7. Februar 2024

nEUrds Newsletter – Your Guide To What’s Moving The Bubble: 3rd Edition

Written By Lukas Seelig, Janik Gast and Moritz Pohl


coming to you from Polis180’s “European Economic Policy” programme inviting you to subscribe for free by dropping us a line here!


Hello there and welcome back, curious minds and all-around Brussels enthusiasts!


As we embark on another whirlwind year, 2024 is already shaping up to be a roller coaster in the realms of European Economics and Policy. In this edition of nEUrds, we’re diving headfirst into the intricate tapestry of global and European events that are set to define the year.

From the heated political landscape, to the strategic maneuvers within the EU as leaders like Charles Michel set their sights on new horizons, we’re tracking every move. And let’s not forget the European Parliament’s busy schedule, tackling everything from geothermal energy to economic governance reforms. Each piece of this complex puzzle offers a glimpse into the potential shifts and trends that could reshape our economic and political narratives.

So, grab your coffee, settle in, and join us on this enlightening journey through the corridors of power and the bustling streets of European policy. Let’s unravel the stories, analyze the facts, and maybe, just maybe, predict the future. Welcome to the latest edition of nEUrds – your go-to source for all things European Economics and Policy in 2024!



written by Lukas Seelig 


Ursula’s Encore?

As Europe gears up for the 2024 elections, all eyes are on Ursula von der Leyen. Will she take the stage for a second act as the Commission President? The bets are on! Despite some discord with Council and state leaders last year, she’s shown her mettle, leading the EU through crises and championing common action in defense, health, and energy. Her policy surprises and diplomatic maneuvers, though controversial, hint at a leader ready for another round in the EU ring.


France Beckons Finance Firms

Meanwhile, France is rolling out the red carpet for foreign financial firms. Finance Minister Bruno Le Maire dropped a teaser earlier this week about a springtime bill to lure more financial players to Paris. Post-Brexit, France is eyeing the top spot in Europe’s financial league. It’s an ambitious play, but Le Maire is not one to shy away from a challenge.


Global Economic Checkpoints

Outside the EU, the Bank of Japan might shake up its monetary policy, potentially dropping yield curve control and negative interest rates. And Argentina? Well, rumors of dollarization are in the air, but I wouldn’t bet my last euro on it just yet.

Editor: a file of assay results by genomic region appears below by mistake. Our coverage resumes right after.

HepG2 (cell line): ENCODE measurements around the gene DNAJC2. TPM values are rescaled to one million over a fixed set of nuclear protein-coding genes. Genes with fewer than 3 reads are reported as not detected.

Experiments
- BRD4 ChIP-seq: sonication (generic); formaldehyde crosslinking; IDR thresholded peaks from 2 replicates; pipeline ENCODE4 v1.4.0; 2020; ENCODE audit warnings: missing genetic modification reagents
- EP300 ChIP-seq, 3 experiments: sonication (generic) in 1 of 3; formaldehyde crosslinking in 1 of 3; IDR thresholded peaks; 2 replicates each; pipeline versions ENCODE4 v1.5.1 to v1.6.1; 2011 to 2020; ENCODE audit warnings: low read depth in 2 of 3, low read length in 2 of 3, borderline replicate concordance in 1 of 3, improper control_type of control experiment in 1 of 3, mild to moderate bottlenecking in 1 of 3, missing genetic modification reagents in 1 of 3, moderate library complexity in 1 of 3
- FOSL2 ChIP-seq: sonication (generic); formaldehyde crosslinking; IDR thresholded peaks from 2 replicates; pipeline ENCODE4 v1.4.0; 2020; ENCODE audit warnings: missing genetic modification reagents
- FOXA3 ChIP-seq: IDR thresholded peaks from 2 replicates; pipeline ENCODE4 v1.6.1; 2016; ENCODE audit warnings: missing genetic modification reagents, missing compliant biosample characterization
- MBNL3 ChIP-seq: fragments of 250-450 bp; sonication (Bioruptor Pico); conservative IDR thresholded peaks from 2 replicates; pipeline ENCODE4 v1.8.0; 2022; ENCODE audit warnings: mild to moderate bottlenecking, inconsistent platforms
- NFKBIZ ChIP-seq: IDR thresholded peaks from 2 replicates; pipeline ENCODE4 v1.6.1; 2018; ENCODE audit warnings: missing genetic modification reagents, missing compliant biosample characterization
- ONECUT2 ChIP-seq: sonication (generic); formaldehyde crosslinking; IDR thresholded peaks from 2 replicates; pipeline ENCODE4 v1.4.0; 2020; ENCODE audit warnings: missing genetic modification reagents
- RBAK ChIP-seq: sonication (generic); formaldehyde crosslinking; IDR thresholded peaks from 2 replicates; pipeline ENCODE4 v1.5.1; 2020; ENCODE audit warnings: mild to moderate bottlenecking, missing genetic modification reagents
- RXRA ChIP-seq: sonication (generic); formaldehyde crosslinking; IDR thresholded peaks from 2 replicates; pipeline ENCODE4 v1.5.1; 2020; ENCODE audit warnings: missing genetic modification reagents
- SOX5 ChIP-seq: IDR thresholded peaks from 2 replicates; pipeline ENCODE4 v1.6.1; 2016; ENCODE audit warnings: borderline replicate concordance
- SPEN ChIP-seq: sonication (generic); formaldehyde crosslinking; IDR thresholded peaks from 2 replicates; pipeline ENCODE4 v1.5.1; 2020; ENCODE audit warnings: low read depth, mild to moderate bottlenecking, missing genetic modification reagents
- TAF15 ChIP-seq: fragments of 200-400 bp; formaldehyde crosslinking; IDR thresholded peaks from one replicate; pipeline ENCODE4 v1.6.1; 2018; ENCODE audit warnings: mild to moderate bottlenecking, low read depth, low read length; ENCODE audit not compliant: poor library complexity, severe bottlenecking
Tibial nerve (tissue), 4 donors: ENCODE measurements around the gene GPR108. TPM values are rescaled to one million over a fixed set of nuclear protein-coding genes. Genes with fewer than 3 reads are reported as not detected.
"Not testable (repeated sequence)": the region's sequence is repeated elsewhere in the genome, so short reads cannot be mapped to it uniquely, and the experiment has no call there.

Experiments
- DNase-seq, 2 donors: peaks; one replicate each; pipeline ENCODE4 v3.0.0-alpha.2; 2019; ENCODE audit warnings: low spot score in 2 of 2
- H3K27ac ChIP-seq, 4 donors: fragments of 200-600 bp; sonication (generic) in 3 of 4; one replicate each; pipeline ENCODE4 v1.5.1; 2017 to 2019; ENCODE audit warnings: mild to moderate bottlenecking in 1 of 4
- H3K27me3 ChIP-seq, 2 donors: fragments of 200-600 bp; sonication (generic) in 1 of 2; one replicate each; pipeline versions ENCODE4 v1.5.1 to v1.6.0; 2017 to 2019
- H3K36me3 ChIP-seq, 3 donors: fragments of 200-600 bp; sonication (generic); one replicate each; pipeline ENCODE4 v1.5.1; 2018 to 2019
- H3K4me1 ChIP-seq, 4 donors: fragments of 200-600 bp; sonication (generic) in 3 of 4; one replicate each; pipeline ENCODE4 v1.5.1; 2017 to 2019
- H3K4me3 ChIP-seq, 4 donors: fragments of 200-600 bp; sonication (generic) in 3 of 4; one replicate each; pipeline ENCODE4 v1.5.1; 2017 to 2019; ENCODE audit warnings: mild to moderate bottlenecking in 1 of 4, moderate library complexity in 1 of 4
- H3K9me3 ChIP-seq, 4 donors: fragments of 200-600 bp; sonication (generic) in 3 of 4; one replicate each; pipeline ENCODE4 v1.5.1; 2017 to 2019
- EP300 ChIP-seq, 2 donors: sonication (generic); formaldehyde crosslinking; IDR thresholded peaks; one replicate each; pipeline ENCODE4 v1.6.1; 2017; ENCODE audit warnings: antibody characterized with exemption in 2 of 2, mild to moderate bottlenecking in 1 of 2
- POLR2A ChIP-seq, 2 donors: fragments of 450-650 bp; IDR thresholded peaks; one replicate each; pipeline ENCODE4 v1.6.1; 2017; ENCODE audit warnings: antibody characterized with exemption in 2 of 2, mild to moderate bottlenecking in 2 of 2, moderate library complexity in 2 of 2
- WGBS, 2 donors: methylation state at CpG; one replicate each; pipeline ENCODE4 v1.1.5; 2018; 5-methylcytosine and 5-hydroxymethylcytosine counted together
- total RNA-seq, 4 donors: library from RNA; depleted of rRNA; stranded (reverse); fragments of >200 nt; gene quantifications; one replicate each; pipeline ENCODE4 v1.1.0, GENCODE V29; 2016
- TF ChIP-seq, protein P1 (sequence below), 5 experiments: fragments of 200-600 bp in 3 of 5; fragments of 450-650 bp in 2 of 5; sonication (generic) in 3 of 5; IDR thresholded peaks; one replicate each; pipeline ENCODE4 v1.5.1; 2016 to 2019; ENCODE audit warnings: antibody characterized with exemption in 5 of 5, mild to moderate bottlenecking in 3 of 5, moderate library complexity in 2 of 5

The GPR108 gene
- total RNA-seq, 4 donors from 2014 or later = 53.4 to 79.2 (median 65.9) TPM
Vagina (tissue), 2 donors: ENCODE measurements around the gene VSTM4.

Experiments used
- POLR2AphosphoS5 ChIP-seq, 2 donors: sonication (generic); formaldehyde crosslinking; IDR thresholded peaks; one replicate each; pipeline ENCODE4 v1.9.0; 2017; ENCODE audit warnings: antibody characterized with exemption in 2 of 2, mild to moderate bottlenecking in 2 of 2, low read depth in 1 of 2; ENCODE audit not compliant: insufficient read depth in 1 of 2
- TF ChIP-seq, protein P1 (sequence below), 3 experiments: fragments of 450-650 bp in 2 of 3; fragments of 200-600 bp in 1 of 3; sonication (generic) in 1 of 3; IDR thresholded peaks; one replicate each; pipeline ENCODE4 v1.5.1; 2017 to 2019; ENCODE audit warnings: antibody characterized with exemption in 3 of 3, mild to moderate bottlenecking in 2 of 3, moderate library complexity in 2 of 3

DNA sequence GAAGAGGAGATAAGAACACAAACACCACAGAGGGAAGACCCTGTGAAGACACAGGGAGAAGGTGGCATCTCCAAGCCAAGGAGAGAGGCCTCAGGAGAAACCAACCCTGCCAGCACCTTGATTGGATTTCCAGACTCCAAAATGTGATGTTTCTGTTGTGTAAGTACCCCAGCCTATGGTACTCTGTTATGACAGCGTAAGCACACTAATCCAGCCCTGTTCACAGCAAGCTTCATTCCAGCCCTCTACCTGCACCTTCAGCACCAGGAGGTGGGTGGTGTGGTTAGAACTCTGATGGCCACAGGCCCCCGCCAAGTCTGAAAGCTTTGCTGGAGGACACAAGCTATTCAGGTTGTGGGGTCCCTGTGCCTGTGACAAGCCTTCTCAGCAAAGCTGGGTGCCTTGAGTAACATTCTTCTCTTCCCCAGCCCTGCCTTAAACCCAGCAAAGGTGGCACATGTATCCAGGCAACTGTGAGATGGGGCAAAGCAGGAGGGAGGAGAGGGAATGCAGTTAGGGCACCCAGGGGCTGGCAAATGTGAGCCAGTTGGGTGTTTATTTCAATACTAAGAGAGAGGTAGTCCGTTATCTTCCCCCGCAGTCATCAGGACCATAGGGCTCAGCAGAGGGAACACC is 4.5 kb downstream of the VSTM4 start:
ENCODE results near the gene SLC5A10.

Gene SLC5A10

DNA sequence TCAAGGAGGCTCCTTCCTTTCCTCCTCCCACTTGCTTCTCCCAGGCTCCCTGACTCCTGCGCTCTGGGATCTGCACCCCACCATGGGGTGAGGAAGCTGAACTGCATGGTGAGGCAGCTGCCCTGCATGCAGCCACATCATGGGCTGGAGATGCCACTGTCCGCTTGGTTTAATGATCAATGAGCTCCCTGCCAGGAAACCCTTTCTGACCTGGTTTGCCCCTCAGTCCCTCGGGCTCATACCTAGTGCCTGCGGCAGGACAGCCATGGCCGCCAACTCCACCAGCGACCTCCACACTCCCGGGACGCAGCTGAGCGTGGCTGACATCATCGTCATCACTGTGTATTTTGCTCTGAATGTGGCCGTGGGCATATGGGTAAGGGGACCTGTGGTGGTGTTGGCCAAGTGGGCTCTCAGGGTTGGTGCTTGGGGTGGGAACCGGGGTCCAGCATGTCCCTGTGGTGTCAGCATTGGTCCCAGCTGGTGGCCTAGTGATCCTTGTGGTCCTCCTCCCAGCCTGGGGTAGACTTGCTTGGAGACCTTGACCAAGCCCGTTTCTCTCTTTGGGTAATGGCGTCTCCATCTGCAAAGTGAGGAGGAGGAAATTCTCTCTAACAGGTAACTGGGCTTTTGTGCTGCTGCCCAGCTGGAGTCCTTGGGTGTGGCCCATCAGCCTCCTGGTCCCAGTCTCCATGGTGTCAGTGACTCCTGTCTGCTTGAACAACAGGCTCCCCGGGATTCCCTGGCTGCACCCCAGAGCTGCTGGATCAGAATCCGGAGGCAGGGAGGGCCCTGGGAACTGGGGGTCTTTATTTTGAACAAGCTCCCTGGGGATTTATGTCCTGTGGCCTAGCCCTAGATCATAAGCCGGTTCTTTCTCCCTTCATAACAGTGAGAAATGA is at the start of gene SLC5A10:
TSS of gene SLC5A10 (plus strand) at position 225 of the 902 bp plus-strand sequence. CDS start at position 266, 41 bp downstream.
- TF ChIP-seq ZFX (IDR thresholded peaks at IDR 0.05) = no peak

Bond Market Buzz

For the market enthusiasts, 2024 might be the year when bonds become the new cool kids on the block (again). After a year of blistering inflation and relentless interest rate hikes in 2023, we could be heading towards a softer economic climate. This slowdown could lead to reduced inflation and potential rate cuts, making bonds an attractive harbor for investors seeking stability in a sea of economic uncertainty.



written by Lukas Seelig


The Soft-Landing Scenario: U.S. and EU Perspectives

2024 poses a significant question for global economies: Will we witness a ’soft landing‘ in both the U.S. and the EU? Last year, both regions saw a surprising drift down in inflation, confounding the expectations of the ECB and the Federal Reserve. Moreover, economic growth has remained robust, defying the gloomy forecasts of many economists.

On the bright side, robust consumer spending and fairly contained wage growth are fueling hopes for a gentle economic descent. However, the slowly but steady stop of fiscal support, potential bankruptcies triggered by higher interest rates, and escalating debt concerns in both the U.S. and EU cast a shadow on this optimism. Additionally, the fracturing global trade landscape, marred by geopolitical tensions, might reignite inflation and dampen growth, putting the soft landing at risk.


Europe’s Interest Rate Dance

In Europe, the consensus among economists suggests that the falling inflation rate will nudge the European Central Bank (ECB) to start trimming interest rates by the second quarter of 2024. This speculation gains ground as inflation in the euro area eased to 2.4% in November, significantly down from its peak of over 10% a year earlier and just above the ECB’s target of 2%.